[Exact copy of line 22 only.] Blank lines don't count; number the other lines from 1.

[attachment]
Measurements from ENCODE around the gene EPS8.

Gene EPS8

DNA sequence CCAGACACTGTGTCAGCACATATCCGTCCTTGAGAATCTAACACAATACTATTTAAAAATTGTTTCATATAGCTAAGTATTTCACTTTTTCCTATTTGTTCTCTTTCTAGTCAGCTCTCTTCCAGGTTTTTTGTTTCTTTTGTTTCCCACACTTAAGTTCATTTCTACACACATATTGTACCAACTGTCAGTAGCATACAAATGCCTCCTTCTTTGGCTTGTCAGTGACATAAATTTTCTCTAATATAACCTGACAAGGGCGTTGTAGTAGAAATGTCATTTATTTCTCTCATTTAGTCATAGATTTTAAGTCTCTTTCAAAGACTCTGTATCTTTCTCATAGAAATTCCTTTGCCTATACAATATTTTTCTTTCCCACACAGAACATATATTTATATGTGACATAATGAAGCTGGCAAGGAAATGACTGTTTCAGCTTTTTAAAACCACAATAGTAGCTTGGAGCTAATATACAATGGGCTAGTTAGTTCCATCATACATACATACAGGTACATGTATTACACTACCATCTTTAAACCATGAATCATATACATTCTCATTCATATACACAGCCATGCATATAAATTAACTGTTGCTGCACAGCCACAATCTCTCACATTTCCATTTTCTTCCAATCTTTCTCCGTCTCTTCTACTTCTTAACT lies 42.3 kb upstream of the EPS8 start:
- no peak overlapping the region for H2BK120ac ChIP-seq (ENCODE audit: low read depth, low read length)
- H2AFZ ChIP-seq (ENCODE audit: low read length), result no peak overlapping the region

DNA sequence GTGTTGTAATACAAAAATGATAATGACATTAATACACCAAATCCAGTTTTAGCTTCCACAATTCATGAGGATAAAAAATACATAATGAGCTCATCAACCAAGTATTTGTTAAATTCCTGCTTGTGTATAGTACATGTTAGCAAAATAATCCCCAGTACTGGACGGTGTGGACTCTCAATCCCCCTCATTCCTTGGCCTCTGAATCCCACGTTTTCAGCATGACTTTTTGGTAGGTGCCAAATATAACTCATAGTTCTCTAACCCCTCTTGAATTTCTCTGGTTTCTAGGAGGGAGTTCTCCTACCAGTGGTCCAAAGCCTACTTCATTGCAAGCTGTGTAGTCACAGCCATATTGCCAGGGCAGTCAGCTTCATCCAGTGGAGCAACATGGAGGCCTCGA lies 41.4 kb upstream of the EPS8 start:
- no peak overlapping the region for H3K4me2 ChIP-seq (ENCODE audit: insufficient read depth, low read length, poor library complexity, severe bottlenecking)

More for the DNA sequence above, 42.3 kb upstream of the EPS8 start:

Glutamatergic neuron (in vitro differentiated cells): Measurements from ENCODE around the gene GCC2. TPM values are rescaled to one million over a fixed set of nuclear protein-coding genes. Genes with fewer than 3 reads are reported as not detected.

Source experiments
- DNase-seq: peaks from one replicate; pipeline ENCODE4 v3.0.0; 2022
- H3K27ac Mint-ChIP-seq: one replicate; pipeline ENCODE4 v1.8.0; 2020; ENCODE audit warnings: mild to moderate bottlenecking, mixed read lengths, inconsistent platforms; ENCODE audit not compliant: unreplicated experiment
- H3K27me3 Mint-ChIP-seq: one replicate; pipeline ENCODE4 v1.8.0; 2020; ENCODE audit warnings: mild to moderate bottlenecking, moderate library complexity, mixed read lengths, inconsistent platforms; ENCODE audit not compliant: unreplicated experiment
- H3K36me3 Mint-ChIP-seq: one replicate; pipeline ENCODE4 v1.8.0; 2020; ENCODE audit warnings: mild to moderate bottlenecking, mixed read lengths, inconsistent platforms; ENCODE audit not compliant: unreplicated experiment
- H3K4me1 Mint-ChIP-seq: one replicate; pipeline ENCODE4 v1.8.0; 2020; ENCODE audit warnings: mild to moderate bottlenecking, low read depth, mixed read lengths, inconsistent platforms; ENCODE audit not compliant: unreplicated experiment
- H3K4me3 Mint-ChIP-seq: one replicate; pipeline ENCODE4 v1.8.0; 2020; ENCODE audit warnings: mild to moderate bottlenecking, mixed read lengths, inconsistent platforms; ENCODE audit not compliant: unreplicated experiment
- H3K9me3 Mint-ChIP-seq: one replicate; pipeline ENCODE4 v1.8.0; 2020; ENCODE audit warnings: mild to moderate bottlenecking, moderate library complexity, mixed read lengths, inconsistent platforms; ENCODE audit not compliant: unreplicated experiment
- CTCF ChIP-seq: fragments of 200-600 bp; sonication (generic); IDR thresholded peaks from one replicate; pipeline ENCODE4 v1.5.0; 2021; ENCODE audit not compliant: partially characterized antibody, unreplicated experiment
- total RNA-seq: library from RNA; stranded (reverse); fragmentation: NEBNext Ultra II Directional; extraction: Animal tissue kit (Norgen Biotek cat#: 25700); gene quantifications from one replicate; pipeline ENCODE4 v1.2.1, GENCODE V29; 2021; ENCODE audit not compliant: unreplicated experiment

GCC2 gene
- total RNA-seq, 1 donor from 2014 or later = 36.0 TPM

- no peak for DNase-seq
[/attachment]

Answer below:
- no peak for DNase-seq